## PUZZLE |

**ABCD Logic Puzzle Rules**

The rules of ABCD Logic Puzzles are as follows:

- Place each letter A,B,C,D once in each row and column
- There are two blank squares in each row and column
- There are letters at the start/end of some rows and columns. Where present, those letters indicate which letter must come first/last in that row or column

Here is an image of the start position of an ABCD logic puzzle:

Noting the rules above, the 'C' above column one means that the first letter encountered in that column is a C. This means the first square in the column must be a C, *or* it is a blank and the C is in the second square in the column, *or* both the first and second squares in the column are blank and the third square in the column contains the C. This means that where a letter is given at the start of a region it can never appear in the fourth, fifth or sixth positions of the region (and vice versa if a letter appears at the end of a row or column it cannot appear in the first, second or third square of that region).

If you would like a visual explanation of the rules, here is a video outlining the above:

**Play A Sample ABCD Logic Puzzle**

If you'd like to have a go at solving an ABCD Logic Puzzle, then you can play the example shown above in our Online ABCD Logic Puzzle Player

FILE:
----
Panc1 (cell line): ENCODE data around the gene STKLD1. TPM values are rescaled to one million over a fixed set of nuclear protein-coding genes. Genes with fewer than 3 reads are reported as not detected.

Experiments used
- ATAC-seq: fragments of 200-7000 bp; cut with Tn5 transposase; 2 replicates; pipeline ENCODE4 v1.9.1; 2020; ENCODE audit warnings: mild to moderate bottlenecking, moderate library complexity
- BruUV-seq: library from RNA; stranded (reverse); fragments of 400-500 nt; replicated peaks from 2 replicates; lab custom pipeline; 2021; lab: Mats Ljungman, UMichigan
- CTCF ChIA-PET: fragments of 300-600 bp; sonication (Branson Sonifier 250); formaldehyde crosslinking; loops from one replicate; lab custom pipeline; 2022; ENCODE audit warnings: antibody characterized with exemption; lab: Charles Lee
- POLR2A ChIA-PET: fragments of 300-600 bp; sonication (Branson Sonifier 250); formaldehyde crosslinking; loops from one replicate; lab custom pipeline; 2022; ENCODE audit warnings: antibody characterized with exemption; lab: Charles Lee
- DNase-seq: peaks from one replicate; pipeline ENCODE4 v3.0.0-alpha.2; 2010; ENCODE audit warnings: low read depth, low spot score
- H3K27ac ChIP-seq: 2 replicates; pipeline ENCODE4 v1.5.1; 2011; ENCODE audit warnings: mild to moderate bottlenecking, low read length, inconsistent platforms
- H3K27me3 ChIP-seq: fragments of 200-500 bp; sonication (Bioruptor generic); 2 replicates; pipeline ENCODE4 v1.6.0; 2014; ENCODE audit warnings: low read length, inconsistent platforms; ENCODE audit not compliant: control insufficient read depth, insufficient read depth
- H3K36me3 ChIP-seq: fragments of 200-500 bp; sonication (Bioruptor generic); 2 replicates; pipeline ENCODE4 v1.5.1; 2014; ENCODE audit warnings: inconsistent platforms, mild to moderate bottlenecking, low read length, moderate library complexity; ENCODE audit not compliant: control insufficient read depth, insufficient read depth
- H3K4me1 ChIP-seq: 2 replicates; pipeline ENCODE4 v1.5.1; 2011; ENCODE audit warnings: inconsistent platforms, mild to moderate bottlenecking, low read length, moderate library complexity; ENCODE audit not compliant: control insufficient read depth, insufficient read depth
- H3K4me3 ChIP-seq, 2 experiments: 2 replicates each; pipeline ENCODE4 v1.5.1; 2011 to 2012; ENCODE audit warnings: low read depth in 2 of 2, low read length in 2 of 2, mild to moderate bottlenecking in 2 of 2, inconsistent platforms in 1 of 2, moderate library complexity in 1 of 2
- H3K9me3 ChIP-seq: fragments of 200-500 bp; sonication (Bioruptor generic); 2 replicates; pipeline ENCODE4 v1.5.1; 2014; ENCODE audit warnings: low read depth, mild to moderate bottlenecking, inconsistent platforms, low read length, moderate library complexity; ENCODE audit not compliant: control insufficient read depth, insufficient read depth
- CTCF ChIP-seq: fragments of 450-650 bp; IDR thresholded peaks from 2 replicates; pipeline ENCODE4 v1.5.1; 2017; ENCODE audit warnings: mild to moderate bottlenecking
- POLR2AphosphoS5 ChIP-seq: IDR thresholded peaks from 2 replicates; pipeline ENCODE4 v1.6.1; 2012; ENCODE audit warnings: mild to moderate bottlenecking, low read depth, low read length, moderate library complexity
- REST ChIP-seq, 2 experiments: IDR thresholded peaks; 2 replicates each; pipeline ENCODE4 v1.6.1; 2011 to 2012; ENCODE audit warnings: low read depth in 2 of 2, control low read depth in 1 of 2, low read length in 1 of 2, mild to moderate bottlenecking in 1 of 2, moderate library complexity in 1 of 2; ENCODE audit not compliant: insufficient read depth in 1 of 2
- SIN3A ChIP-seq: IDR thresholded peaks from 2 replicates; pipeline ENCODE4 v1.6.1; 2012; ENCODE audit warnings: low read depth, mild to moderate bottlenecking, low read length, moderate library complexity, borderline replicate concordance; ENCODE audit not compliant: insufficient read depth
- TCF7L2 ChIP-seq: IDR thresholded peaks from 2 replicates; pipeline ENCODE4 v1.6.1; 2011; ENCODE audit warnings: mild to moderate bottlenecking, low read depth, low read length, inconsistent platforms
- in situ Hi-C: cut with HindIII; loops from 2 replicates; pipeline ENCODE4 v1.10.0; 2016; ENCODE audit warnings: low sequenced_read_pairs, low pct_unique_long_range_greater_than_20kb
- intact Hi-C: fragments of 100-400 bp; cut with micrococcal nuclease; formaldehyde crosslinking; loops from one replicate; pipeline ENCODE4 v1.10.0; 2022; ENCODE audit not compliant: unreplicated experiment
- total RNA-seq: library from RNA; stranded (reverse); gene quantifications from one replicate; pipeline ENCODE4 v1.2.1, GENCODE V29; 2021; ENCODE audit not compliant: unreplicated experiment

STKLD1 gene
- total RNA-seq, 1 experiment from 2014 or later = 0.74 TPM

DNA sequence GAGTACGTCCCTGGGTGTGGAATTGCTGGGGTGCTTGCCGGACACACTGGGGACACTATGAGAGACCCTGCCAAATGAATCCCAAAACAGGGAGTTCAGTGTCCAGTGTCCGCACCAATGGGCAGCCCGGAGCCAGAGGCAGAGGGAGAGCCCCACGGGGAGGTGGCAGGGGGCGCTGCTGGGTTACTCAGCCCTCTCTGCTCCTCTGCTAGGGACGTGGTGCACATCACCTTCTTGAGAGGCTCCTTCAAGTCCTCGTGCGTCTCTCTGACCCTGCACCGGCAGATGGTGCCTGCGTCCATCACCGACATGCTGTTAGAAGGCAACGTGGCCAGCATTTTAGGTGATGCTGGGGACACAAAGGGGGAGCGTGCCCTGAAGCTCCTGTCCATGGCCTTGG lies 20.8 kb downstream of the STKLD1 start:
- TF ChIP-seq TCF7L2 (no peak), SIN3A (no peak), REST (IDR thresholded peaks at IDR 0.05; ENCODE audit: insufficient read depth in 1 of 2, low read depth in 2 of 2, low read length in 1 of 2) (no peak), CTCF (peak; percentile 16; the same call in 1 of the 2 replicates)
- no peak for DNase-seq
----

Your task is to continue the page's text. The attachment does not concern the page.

If you enjoy this puzzle type, you can join our online Puzzle Connoisseur's Club for £12 or $17 a year and play a new ABCD Logic Puzzle puzzle every day of the year, together with many other fun and interesting logic puzzles.

**Strategy and Solving Tips for ABCD Logic Puzzles**

All our ABCD Logic Puzzles have a single solution that can be reached through the application of logical rules alone - no guessing is ever required. Here are a few pointers to help you get started with the example puzzle above:

- The C must go in the first square in the grid. We know that it must go in one of the first three squares in the column for the reasons outlined above. It cannot go in the second square, because the first square in row two must be a blank or a B, and it cannot go in the third square, because that cannot be a C due to the C at the end of row three. Therefore it must go in the first square in the grid.
- Now we have the C placed, we know that the C in column three cannot appear in the first square in that column. You might like to put an X in that square to remind yourself that it must be a blank.
- Likewise, you can put a blank in the final square of row five. This is because row five must end with a B, but column six must start with a B, which means that the B cannot appear as far down as the fifth square in column six. We also know the fourth square in row five cannot contain a B, since a B must appear in one of the first three squares of column four, and therefore we can place the B into the fifth square of row five.